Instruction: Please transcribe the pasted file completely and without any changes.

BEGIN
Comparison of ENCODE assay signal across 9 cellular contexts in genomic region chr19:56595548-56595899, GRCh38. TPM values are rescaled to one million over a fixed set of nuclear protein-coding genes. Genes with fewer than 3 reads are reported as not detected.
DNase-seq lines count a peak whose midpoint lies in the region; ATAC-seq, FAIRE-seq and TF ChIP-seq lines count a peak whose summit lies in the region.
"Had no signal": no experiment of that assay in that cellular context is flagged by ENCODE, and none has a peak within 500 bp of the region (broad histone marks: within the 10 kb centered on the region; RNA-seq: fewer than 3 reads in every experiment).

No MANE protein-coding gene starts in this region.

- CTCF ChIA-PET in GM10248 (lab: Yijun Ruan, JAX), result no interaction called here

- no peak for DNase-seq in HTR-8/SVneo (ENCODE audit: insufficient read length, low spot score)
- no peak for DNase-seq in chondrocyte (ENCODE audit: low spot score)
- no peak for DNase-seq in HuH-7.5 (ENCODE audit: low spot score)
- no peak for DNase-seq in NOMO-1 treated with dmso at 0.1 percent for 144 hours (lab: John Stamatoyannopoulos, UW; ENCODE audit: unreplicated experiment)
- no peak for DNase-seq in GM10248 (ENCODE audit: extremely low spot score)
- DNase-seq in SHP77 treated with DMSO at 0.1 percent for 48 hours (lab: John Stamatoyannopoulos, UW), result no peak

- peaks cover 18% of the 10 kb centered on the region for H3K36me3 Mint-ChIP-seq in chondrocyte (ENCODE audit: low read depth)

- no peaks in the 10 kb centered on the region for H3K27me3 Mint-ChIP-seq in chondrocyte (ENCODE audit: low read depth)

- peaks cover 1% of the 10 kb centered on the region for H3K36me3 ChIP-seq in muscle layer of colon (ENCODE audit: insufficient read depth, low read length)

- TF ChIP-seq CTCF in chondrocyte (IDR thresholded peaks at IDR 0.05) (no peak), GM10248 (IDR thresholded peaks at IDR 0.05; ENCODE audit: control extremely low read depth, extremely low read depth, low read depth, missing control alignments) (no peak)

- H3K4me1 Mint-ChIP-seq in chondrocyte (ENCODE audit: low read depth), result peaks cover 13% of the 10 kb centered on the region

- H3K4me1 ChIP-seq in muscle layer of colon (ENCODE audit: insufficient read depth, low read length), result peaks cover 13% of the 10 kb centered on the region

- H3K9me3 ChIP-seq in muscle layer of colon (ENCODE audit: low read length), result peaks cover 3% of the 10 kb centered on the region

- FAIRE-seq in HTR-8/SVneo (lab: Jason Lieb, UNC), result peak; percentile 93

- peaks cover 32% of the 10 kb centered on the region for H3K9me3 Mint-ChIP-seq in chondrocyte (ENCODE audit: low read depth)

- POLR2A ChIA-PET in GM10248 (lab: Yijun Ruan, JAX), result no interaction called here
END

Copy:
Comparison of ENCODE assay signal across 9 cellular contexts in genomic region chr19:56595548-56595899, GRCh38. TPM values are rescaled to one million over a fixed set of nuclear protein-coding genes. Genes with fewer than 3 reads are reported as not detected.
DNase-seq lines count a peak whose midpoint lies in the region; ATAC-seq, FAIRE-seq and TF ChIP-seq lines count a peak whose summit lies in the region.
"Had no signal": no experiment of that assay in that cellular context is flagged by ENCODE, and none has a peak within 500 bp of the region (broad histone marks: within the 10 kb centered on the region; RNA-seq: fewer than 3 reads in every experiment).

No MANE protein-coding gene starts in this region.

- CTCF ChIA-PET in GM10248 (lab: Yijun Ruan, JAX), result no interaction called here

- no peak for DNase-seq in HTR-8/SVneo (ENCODE audit: insufficient read length, low spot score)
- no peak for DNase-seq in chondrocyte (ENCODE audit: low spot score)
- no peak for DNase-seq in HuH-7.5 (ENCODE audit: low spot score)
- no peak for DNase-seq in NOMO-1 treated with dmso at 0.1 percent for 144 hours (lab: John Stamatoyannopoulos, UW; ENCODE audit: unreplicated experiment)
- no peak for DNase-seq in GM10248 (ENCODE audit: extremely low spot score)
- DNase-seq in SHP77 treated with DMSO at 0.1 percent for 48 hours (lab: John Stamatoyannopoulos, UW), result no peak

- peaks cover 18% of the 10 kb centered on the region for H3K36me3 Mint-ChIP-seq in chondrocyte (ENCODE audit: low read depth)

- no peaks in the 10 kb centered on the region for H3K27me3 Mint-ChIP-seq in chondrocyte (ENCODE audit: low read depth)

- peaks cover 1% of the 10 kb centered on the region for H3K36me3 ChIP-seq in muscle layer of colon (ENCODE audit: insufficient read depth, low read length)

- TF ChIP-seq CTCF in chondrocyte (IDR thresholded peaks at IDR 0.05) (no peak), GM10248 (IDR thresholded peaks at IDR 0.05; ENCODE audit: control extremely low read depth, extremely low read depth, low read depth, missing control alignments) (no peak)

- H3K4me1 Mint-ChIP-seq in chondrocyte (ENCODE audit: low read depth), result peaks cover 13% of the 10 kb centered on the region

- H3K4me1 ChIP-seq in muscle layer of colon (ENCODE audit: insufficient read depth, low read length), result peaks cover 13% of the 10 kb centered on the region

- H3K9me3 ChIP-seq in muscle layer of colon (ENCODE audit: low read length), result peaks cover 3% of the 10 kb centered on the region

- FAIRE-seq in HTR-8/SVneo (lab: Jason Lieb, UNC), result peak; percentile 93

- peaks cover 32% of the 10 kb centered on the region for H3K9me3 Mint-ChIP-seq in chondrocyte (ENCODE audit: low read depth)

- POLR2A ChIA-PET in GM10248 (lab: Yijun Ruan, JAX), result no interaction called here